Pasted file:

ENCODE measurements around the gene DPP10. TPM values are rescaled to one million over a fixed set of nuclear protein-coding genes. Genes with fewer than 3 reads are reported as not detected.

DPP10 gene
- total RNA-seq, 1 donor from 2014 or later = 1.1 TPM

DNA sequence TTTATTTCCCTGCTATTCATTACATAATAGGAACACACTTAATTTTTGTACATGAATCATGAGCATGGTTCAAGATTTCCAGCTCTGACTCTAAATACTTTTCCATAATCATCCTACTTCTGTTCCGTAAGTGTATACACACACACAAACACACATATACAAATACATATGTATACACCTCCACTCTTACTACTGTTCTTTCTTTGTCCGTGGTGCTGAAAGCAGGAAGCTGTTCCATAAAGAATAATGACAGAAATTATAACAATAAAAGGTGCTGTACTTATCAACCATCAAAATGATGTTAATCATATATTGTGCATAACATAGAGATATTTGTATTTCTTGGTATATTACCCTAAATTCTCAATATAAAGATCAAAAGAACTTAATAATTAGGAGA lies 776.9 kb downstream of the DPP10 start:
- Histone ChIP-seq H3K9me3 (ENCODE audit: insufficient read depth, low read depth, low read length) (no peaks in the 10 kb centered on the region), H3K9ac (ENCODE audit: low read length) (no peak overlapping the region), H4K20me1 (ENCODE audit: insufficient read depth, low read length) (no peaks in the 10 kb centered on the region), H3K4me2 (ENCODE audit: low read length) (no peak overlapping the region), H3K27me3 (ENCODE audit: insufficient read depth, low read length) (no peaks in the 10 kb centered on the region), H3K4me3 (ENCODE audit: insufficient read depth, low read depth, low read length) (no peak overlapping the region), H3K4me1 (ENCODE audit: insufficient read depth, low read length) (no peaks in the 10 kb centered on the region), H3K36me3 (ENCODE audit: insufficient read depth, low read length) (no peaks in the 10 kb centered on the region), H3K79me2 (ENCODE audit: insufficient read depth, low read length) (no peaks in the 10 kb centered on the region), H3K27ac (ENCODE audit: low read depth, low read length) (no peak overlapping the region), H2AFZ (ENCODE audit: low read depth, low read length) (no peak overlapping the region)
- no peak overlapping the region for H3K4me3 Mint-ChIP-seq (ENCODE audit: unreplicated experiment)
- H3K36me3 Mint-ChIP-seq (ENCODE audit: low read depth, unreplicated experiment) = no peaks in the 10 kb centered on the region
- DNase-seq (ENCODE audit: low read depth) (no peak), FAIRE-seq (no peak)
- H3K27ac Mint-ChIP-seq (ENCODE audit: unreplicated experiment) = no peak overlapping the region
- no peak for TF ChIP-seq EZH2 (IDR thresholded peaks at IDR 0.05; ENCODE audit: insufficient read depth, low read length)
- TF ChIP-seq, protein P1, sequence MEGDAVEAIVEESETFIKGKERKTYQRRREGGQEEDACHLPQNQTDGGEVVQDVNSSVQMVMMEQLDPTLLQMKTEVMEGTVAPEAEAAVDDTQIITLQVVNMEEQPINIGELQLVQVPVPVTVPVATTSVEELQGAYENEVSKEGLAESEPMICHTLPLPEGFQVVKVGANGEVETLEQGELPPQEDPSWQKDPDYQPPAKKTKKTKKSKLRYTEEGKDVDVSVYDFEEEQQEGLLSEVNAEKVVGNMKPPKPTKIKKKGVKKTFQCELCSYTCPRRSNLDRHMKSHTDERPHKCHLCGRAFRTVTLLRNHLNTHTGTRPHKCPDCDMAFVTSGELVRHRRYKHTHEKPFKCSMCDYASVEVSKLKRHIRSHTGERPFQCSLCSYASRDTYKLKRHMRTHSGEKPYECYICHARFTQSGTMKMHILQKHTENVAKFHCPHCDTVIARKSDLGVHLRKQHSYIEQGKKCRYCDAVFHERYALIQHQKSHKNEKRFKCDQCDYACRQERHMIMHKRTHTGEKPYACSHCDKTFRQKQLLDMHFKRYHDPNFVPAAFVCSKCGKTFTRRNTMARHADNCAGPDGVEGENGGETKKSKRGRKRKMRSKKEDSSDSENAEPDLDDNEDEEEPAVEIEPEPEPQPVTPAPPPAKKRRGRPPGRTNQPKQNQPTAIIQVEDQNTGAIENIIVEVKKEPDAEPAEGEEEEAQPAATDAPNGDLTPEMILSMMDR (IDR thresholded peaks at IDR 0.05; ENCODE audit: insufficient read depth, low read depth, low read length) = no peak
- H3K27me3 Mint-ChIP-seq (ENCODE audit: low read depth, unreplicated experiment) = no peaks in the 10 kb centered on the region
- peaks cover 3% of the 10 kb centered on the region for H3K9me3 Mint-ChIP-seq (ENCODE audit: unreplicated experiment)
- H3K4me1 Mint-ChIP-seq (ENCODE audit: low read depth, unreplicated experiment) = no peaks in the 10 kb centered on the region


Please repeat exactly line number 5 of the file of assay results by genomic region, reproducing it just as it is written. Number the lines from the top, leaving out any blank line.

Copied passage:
- Histone ChIP-seq H3K9me3 (ENCODE audit: insufficient read depth, low read depth, low read length) (no peaks in the 10 kb centered on the region), H3K9ac (ENCODE audit: low read length) (no peak overlapping the region), H4K20me1 (ENCODE audit: insufficient read depth, low read length) (no peaks in the 10 kb centered on the region), H3K4me2 (ENCODE audit: low read length) (no peak overlapping the region), H3K27me3 (ENCODE audit: insufficient read depth, low read length) (no peaks in the 10 kb centered on the region), H3K4me3 (ENCODE audit: insufficient read depth, low read depth, low read length) (no peak overlapping the region), H3K4me1 (ENCODE audit: insufficient read depth, low read length) (no peaks in the 10 kb centered on the region), H3K36me3 (ENCODE audit: insufficient read depth, low read length) (no peaks in the 10 kb centered on the region), H3K79me2 (ENCODE audit: insufficient read depth, low read length) (no peaks in the 10 kb centered on the region), H3K27ac (ENCODE audit: low read depth, low read length) (no peak overlapping the region), H2AFZ (ENCODE audit: low read depth, low read length) (no peak overlapping the region)